I think that's such a good point, because all of those things you could try and, you know, secure them into a box, like secure them to the to the academic extent possible. But really, it's about the risk assessment because, all right, so this data is over here like, do we care? Well, maybe. Maybe not. You do a risk assessment, like, oh, yeah, we actually care a lot. My gut was pointing in the same direction as the the risk assessment comes out. And that's the key that you lean on risk assessments. And I agree because it's defendable. It's not just sort of like what you feel like. There's some methodology to it that gets you to a point of saying this is why we prioritize this here and this here.

Eric Sorenson:
You know, and Michael, one additional point to that is the fact now what you're doing is you're you're bringing somebody into that decision, that decision making, and you're now putting them on notice. Right. It's not just the security team saying yes or no. It's now saying, well, we have our we have our our recommendations and here are our recommendations. But we're going to let you make that decision. And, boy, if you choose to accept those risks, you are fully aware of those risks and it's documented in an assessment. And so if something happens, it's not to say we're trying to CYA ourselves. You know, that's not really the main point of that. But the main point is to really drive greater accountability, maybe at an executive level, or it could be further down the management chain. Right. But but it's there to put people on notice and to help them say I need to make a really informed decision here and I'm listening to my professionals that are telling me these things. And if you do that, I think that's where that accountability really helps out and helps a security team out. Significant, actually. Mm hmm.

Michael Coates:
Yeah, I totally agree. And. If you step back and look at that model, when we used to not give that ability to the business to make to accept risks or to make those decisions themselves, you know, if you pick apart the old model, it was such a crazy model that we had because like we're saying, we as the security team are going to make the business risk, trade off decisions for the whole company. Like that's no way to run a business. You're not going to have a successful business at all. The flip side, if you just give them carte blanche access, of course, things go haywire. But the middle ground of informed, intelligent risk decision taking with accountability, like that's that's perfect. That's a sweet spot.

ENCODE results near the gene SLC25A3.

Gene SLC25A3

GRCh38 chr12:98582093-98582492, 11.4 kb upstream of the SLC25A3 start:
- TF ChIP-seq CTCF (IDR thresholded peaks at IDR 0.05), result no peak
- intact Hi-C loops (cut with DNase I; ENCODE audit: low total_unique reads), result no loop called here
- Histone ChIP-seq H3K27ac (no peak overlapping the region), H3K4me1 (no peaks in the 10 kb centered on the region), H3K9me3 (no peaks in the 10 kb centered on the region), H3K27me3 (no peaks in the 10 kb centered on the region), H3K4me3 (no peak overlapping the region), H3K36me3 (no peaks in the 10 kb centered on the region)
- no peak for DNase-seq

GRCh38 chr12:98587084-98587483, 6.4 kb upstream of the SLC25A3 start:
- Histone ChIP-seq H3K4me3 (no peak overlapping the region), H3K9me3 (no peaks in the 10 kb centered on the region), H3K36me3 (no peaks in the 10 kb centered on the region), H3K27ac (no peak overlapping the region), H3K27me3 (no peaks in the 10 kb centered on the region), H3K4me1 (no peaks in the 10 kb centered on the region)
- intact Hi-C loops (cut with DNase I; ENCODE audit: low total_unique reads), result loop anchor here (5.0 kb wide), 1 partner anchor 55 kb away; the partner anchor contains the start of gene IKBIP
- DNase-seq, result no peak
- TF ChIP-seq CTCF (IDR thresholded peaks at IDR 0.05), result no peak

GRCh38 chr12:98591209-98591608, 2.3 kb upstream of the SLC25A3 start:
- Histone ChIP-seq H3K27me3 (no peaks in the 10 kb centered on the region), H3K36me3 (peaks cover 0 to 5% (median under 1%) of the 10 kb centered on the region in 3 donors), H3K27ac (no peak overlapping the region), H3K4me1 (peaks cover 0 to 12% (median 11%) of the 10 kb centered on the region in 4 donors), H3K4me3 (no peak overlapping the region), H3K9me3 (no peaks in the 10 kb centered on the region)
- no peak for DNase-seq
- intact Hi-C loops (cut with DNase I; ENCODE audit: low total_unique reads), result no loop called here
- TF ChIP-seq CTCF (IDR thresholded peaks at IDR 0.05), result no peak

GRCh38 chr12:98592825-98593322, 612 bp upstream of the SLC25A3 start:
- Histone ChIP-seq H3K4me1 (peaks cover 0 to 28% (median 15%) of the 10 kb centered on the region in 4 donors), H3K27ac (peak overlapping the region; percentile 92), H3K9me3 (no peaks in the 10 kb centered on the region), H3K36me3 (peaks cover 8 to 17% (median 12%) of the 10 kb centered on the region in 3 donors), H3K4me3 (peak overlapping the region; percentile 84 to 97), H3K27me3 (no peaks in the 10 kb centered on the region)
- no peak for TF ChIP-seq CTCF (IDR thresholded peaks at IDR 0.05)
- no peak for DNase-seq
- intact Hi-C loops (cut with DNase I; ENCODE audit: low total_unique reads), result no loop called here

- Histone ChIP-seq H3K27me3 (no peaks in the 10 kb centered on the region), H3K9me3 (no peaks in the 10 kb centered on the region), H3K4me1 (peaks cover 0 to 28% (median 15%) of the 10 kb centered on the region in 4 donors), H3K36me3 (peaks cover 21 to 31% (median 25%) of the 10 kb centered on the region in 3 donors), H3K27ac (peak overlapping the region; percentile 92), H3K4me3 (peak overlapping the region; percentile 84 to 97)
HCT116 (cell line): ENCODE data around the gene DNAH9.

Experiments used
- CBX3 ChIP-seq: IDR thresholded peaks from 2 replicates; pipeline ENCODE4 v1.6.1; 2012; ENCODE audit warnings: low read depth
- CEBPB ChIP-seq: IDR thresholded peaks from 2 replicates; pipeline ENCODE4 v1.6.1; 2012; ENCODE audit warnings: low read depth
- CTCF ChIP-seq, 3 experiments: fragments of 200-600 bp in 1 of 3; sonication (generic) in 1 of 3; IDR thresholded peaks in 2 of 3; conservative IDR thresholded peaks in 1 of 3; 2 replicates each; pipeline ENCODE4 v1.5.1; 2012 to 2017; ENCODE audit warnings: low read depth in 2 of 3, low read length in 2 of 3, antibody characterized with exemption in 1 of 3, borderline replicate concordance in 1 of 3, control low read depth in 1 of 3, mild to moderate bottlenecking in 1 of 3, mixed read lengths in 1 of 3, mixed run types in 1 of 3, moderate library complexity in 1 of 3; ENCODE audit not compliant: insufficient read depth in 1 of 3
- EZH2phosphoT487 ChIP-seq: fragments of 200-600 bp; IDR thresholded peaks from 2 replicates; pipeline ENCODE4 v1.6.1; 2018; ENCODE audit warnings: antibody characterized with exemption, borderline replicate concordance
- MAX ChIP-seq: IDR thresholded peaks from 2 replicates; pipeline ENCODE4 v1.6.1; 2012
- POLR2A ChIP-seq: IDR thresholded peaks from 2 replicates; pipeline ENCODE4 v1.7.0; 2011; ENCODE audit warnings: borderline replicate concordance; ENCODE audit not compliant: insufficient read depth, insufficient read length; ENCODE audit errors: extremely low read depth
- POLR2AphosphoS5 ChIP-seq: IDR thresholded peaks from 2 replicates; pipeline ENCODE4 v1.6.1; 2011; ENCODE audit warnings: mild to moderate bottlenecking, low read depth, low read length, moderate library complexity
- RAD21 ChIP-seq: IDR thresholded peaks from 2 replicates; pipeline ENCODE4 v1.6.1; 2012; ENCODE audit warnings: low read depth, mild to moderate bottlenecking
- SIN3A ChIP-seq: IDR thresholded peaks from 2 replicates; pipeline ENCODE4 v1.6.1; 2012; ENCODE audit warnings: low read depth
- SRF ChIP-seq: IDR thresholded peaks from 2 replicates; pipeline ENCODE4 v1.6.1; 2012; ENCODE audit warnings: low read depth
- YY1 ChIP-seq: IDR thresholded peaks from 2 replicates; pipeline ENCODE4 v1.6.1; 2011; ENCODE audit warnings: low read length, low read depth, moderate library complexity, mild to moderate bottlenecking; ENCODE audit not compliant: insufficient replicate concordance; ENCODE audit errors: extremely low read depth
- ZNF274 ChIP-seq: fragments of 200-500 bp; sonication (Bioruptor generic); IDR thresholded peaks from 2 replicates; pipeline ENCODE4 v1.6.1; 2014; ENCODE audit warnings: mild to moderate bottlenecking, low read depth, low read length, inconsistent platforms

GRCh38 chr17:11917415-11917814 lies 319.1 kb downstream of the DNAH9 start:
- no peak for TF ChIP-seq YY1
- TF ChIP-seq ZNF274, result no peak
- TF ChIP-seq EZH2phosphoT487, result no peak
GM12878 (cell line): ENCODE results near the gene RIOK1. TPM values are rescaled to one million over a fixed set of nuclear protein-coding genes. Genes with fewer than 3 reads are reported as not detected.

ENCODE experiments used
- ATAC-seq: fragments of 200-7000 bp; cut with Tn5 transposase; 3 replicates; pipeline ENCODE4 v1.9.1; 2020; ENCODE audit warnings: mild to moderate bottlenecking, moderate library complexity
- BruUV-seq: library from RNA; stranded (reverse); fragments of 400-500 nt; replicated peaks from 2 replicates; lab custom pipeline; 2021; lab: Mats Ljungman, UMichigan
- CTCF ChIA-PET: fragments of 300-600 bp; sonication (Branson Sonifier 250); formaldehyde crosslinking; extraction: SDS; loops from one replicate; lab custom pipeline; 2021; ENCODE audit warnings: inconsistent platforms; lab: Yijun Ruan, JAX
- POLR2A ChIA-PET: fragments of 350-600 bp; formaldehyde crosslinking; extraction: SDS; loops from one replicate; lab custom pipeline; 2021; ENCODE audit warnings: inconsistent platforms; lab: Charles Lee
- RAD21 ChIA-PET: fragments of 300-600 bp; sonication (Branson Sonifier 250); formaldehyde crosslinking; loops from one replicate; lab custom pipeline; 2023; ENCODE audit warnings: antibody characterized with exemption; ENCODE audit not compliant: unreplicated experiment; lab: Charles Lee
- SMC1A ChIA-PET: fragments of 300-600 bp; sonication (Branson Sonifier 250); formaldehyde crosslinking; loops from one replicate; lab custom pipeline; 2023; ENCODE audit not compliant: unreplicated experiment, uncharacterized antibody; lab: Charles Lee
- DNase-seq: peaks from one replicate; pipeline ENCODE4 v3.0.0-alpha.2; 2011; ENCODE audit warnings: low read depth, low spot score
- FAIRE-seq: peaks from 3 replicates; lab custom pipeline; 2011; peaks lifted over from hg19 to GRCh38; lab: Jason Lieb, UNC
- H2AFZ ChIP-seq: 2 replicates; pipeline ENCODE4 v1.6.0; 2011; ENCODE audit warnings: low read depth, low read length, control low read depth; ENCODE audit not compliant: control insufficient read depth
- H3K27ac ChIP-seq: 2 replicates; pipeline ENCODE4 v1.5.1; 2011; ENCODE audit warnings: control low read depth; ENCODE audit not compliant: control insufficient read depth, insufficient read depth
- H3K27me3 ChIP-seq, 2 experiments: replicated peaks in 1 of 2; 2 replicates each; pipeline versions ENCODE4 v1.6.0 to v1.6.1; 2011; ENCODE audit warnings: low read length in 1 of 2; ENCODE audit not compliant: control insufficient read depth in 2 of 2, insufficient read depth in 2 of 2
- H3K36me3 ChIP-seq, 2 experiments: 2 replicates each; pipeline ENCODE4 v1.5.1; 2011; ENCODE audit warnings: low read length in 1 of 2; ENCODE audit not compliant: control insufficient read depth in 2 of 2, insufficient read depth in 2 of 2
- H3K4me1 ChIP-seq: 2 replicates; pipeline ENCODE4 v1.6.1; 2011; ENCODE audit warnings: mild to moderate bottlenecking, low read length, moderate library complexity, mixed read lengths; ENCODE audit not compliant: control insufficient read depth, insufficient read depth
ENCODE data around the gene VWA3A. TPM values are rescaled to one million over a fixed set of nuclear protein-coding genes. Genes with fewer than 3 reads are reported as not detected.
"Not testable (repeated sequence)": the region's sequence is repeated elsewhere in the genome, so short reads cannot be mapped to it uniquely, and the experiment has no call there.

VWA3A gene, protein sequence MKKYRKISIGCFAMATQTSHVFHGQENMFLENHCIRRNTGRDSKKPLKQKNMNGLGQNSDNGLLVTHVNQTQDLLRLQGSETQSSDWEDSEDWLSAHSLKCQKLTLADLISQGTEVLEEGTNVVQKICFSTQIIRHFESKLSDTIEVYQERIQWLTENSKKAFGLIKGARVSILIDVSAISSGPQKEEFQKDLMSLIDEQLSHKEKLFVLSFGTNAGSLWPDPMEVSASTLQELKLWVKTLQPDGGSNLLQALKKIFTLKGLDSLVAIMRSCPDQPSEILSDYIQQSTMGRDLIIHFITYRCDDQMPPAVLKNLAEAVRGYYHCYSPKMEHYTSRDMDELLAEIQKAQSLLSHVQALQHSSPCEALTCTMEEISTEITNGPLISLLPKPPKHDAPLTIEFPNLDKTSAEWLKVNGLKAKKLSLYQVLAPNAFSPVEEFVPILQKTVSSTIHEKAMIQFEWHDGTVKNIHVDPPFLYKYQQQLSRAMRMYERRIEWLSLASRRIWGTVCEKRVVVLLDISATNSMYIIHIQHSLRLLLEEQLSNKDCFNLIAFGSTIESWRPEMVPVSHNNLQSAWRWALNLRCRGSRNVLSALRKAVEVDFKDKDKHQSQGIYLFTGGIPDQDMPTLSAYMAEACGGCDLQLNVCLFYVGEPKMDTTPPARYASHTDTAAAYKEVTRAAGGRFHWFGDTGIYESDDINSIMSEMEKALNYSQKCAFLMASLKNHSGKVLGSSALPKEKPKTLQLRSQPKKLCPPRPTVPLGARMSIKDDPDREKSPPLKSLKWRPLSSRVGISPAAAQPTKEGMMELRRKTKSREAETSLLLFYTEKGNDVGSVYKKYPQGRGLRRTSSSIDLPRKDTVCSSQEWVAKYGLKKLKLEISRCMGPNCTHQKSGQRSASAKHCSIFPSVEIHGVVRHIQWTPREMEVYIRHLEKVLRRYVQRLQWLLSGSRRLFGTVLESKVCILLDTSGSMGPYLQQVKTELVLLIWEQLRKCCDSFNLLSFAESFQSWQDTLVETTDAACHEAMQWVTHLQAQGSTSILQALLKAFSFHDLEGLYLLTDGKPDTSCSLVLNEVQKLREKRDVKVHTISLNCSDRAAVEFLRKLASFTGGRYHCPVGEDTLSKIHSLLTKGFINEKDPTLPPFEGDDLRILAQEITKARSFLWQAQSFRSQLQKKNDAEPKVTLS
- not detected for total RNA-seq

Eric Sorenson:
I really agree.

Michael Coates:
Now, I know we've covered a lot of ground, so definitely if we missed anything that you wanted to put in there, please let me know. But I'd also like to pose the question. Many people are starting their journey. They are at the beginning of their security career, or maybe they're in the middle and they're saying, hey, I do want to aspire to lead security teams to be a CISO. So I'd love to end on what kind of advice you would give to the next generation of security leaders. What have you learned that you found out the hard way you could save somebody a few steps or what do you what did you find that worked great for you? What would you recommend?

Eric Sorenson:
Well, I'll use two of the commitments from conscious leadership. Take radical responsibility and be curious, learn, right. If you do those two things that will put you on a good path. I think some additional things is to really be willing to dive in and and study and learn, maybe find a mentor that especially in security. I think that's something that can be very helpful. There's a lot of old security professionals. I have a few here, doTERRA, that I have that work for me and they're fantastic. And boy, I still learn. I'm still taught by those individuals every day I, I enjoy it and I enjoy learning. So you've got to be curious. You got to learn. I think finding a mentor is good. I think those are probably things that and you know, I think the last one we touched on this is you really need to understand the business. You really need to understand the company, the company that you're working for. And depending on if you're going to go to a new company, be willing to get there and go dig in, go understand and learn the business and learn all those nuances, because that's where you're going to start to learn. Hey, as I get involved, this is where I'm going to have a better effect. And I can work on that on on changing behaviors or changing attitudes, especially as I'm listening and understanding what they're doing. Hey, I'm gonna have better success because as I do a risk assessment or as I as I have team members that do the risk assessment, I have an ability to review that and put some further thought into that or have that team make some changes based on some of the things that you've learned. So those are things that I would recommend, I think, to individuals. There's probably others, but I think that's probably a good start without overwhelming somebody.

Michael Coates:
I think those are fantastic points. Fantastic points. Well, Eric, thanks so much for your time today. Really appreciate taking your time out of your day, sharing all of your information with everyone. This is a fantastic discussion and lots of really good points raised, that's for sure.

Eric Sorenson:
Fascinating. Yep, I agree. Michael, thank you very much for your time and I appreciate you featuring me.

Michael Coates:
Thank you. Well, everyone, thanks for joining us today. If you haven't already, subscribe to the podcast and your platform of choice. And if you're not watching the videos, you can find those at AlterNet.to/ciso and you'll see all of our beautiful faces and our virtual tours around the world. But love to have you listening to the show. Please make sure to catch the next one again. Thanks, everybody. Have a great day.

Eric Sorenson:
Thank you.